Art Between the Lines

The Virginia Museum of Contemporary Art (MOCA) is currently featuring the 10th anniversary of the art magazine, Hi-Fructose. The exhibition, titled “Turn the Page: The First 10 Years of Hi-Fructose,” highlights 51 artists who were featured in the publication from the past decade.

The exhibition displays a variety of artistic media. Visitors can find art in photographs, paintings, sculptures and ceramics.

“As you move through, you will see Hi-Fructose’s ever widening outlook and narrowed intent,” an information pamphlet from the museum reads.

A common theme portrayed in many of the art displays is the relationship between human society and the natural world. One of Josh Keyes’ pieces, called “Scorch I,” depicts a shark swimming above a road with its dorsal fin covered in a blazing fire.

The plaque next to the painting states that Keyes’ work reminds people of what the world might become if humanity does not take care of it. The painting portrays a post-humanity world where animals remain, but the effects from humans still exist.

Like Keyes’ “Scorch I,” the painting titled “Ratspiderbat” by Fulvio Di Piazza continues this theme.

“Di Piazza worries about the consequences of humanity’s action upon nature. He believes that we should explore natural energy solutions instead of the destructive pursuit of fossil fuels,” an information plaque at the museum reads.

Beth Cavener’s “Trapped” is also on display at MOCA. The piece is made out of stoneware, paint, 18 karat gold, wood and rope.

Following the common theme of the exhibit, Cavener uses animals as symbols of purity and innocence. When they are given human qualities, they express the darker aspects of human souls, according to the plaque.

Junior Ashlei Gates visited MOCA during a class trip for one of her journalism courses.

“I feel that the exhibit as a whole was very well put together. The exhibit was very pleasing to the younger generations by how modern it was,” Gates said.

At the end of the art exhibit at MOCA, visitors are treated with a hands-on experience. Art lovers have the opportunity to interact with displays posted on the walls. They can write down their thoughts to a question and even mix and match famous artworks to create an “artistic equation.”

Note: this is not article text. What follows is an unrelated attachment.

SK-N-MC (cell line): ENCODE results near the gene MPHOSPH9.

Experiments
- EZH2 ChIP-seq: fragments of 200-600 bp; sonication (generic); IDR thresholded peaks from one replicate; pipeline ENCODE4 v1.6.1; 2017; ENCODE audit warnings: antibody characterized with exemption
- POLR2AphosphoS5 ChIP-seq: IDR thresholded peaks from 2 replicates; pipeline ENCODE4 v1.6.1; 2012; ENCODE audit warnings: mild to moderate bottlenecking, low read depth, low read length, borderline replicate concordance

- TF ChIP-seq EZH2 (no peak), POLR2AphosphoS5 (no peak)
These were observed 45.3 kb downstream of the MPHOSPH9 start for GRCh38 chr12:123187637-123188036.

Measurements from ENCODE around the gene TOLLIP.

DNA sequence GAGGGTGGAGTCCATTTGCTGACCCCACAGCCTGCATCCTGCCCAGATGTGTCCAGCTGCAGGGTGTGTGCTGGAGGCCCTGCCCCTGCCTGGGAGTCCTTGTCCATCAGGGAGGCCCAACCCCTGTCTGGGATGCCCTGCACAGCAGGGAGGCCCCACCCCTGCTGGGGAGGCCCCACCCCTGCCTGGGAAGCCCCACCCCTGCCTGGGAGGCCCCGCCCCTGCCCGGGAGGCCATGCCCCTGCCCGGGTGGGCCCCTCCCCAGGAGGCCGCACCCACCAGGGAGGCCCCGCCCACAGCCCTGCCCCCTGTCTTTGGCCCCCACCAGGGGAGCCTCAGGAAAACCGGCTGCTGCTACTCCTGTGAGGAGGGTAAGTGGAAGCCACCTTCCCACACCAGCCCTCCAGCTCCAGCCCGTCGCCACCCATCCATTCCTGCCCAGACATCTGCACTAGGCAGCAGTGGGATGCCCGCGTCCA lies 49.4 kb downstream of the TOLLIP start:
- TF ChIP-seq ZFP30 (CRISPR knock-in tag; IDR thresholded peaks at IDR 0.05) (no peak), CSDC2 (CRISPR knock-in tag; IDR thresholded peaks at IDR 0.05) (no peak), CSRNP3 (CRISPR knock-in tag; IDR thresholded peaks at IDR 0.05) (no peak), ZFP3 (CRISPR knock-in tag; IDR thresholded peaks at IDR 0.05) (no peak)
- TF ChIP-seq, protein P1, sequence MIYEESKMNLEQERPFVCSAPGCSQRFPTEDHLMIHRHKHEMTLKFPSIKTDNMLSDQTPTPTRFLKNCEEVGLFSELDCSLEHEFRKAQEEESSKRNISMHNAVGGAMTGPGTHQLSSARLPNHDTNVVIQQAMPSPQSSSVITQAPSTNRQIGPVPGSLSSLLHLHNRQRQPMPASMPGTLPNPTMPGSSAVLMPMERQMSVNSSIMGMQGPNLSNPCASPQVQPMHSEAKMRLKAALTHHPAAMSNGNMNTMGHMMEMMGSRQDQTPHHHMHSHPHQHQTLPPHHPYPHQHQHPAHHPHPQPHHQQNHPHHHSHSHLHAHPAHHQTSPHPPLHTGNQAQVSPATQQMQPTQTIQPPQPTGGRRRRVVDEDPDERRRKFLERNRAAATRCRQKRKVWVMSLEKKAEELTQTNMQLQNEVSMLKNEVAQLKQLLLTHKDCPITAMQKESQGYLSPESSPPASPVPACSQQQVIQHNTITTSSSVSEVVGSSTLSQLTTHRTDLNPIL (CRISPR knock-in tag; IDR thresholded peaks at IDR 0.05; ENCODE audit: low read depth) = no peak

“It’s a good way to get art-goers involved,” Gates said. Gates highly recommends that students visit the museum if they find themselves with little to do.

MOCA offers scheduled educational programs that accompanies the Hi-Fructose exhibit. These programs include master classes with some of the featured artists, discussion panels with artists and film screenings. The next upcoming event will be an artist talk featuring Wayne White.

The “Turn the Page: The First Ten Years of Hi-Fructose” exhibition will be available until Dec. 31. The MOCA is located on 2200 Parks Ave. in Virginia Beach. For more information about this exhibition and others, visit the MOCA official website at

Hi-Fructose magazine was founded in California in 2005 by two artists Daniel and Annie Owens. Within the pages of the magazine, it showcases modern artwork from both emerging and distinguished artists.

“Hi-Fructose focuses squarely on the art which transcends genre and trend,” the Hi-Fructose official website says.

MOCA is a nonprofit institution that provides diverse artwork that represents the modern times. The museum regularly changes out their exhibits, allowing viewers to witness all sorts of photographs, painting, sculptures and other visual media.

“By balancing its four primary activities—gallery exhibitions, studio art classes, educational outreach programs and outdoor art shows—MOCA seeks to involve a diverse regional public in the rich and active language of contemporary visual art,” according to the MOCA official website.

Justin Smith